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Quantum computers
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Aimant

Quantum computers

Everything but classical

A possible quantum bit is “the Cooper-pair box”. It consists in a superconducting island (several million cubic nanometres, in aluminium for instance), separated of a superconducting wire by an insulating barrier (tunnel): it is hence a Josephson junction. The quantum variable is the number of superconducting pairs that are attracted in the island by a gate potential placed in front of the island (scheme).

crédits : Physique Mesoscopique, LPS, Orsay

In a classical world, since superconductivity is caused by electron pairs, only a whole number of pairs can be in the island: a pair is either inside the island or outside. However, if the tunnel barrier is wide enough and thanks to the uncertainty principle [PRINCIPE D’INCERTITUDE], a pair can be both inside the island and outside – a superposition of 0s and 1s.

microprocesseur quantique à deux qubits, Groupe Quantronique, CEA SaclayAnother possible quantum bit is composed of a superconducting loop with a Josephson junction inside. This loop carries a supercurrent (a current that does not create heat: since the resistance is equal to zero, there is no Joule effect). This supercurrent can flow in either direction and we can use the direction of the flow to make 0s or 1s (in either direction). In a quantum loop, the current flows in both directions at the same time, meaning we have both 0s and 1s: it is indeed a quantum bit.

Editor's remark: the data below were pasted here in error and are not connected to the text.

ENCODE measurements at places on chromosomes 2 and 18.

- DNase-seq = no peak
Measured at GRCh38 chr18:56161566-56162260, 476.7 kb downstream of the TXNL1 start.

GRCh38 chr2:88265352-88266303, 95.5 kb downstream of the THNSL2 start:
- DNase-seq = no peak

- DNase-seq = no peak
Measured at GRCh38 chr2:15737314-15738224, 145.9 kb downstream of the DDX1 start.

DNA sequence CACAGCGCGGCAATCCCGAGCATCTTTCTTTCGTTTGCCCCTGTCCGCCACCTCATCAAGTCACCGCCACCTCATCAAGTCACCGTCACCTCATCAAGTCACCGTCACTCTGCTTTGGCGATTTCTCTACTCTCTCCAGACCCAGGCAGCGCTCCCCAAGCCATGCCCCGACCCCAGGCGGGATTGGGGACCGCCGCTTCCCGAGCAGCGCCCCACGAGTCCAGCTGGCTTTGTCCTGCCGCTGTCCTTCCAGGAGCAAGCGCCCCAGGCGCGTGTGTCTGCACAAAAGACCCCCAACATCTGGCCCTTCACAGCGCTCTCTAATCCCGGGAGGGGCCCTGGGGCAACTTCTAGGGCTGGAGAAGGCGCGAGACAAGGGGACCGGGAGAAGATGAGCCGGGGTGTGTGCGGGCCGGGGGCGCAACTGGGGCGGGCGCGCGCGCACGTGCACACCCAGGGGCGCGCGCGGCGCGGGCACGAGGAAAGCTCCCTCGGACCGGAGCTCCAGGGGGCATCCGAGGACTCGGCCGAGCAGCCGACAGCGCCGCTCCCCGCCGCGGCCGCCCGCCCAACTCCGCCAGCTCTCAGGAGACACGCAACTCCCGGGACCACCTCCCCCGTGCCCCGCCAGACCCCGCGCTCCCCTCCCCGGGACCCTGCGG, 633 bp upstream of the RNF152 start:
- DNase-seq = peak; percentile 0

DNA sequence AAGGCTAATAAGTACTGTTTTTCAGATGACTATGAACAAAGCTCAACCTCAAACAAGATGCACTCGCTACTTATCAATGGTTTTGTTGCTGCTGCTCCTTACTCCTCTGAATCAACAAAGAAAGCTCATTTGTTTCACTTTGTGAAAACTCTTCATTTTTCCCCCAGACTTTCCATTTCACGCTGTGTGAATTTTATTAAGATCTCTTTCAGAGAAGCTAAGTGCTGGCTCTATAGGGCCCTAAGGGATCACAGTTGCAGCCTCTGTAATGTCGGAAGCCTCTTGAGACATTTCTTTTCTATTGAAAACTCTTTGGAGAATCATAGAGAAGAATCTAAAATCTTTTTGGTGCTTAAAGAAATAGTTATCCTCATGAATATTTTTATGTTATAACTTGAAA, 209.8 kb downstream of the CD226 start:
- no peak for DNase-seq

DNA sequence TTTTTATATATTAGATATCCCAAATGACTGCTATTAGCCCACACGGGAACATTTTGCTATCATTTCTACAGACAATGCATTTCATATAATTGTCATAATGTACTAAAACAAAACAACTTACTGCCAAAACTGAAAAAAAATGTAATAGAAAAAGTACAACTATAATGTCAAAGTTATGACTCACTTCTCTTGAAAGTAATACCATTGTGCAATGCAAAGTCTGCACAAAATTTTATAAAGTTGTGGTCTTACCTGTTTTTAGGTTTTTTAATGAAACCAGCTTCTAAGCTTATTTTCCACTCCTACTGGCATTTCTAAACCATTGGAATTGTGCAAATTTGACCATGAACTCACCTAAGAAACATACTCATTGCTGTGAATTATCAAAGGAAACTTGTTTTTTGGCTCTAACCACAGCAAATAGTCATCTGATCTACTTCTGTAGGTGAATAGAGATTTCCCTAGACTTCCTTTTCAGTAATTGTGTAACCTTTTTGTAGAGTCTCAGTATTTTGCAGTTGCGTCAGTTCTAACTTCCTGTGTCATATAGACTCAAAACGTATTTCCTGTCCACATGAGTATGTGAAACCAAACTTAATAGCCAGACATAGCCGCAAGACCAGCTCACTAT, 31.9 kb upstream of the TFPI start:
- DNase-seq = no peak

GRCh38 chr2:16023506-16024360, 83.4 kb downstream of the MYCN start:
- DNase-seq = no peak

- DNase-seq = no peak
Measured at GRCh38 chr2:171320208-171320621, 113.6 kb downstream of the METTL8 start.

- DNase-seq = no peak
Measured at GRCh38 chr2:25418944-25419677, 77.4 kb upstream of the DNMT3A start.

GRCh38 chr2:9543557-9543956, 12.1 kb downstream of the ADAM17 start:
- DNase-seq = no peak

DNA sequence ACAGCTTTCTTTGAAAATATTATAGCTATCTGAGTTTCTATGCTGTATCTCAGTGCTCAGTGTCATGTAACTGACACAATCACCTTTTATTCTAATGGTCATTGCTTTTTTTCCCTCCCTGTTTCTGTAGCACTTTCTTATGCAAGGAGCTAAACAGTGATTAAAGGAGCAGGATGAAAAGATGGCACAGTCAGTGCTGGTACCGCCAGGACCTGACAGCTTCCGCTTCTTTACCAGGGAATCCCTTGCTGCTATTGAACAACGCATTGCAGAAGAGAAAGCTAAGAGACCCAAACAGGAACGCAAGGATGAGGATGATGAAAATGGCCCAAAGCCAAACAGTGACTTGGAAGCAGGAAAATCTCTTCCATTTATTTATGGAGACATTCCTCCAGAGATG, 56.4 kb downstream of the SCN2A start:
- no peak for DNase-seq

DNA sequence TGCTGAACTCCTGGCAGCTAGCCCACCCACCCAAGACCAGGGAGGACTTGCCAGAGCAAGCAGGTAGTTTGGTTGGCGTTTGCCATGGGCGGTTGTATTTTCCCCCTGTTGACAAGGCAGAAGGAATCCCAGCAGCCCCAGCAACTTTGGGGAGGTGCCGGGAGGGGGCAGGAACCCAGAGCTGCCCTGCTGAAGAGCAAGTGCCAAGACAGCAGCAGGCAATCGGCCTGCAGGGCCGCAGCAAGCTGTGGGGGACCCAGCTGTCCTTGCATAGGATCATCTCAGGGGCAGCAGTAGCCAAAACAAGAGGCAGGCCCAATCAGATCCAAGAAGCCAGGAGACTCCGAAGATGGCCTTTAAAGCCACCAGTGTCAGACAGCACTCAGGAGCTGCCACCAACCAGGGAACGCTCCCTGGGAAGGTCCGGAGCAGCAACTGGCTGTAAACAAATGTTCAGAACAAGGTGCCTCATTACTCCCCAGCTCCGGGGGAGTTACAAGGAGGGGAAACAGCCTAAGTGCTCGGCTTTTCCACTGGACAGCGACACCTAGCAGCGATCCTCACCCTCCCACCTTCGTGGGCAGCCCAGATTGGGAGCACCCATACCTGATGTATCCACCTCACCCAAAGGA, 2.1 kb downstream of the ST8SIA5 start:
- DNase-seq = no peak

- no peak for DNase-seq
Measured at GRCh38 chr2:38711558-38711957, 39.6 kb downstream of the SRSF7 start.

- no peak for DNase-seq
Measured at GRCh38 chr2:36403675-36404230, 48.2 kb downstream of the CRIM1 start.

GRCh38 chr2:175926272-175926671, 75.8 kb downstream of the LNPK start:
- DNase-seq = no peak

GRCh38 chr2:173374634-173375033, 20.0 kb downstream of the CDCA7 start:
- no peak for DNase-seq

Today’s most promising qubits are Josephson oscillators: they are composed of an adjustable Josephson junction (a squid) that behaves as an inductance (a superconducting coil), in parallel with a capacity. The record held by a group of scientists at the University of Santa Barbara in the United Stated is 5 qubits in the same circuit, and in France, 2 entangled qubits that can be both addressed and read (cf. figure of the 2-qubit quantum microprocessor).

The difficult part does not only consists in finding the adequate quantum bits, but also the ways to initialize, address and manipulate them while not exposing them too much to the outside world because they would lose their quantum characteristics.

CNRSSociété Française de PhysiqueTriangle de la physique
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CNRSSociété Française de PhysiqueTriangle de la physique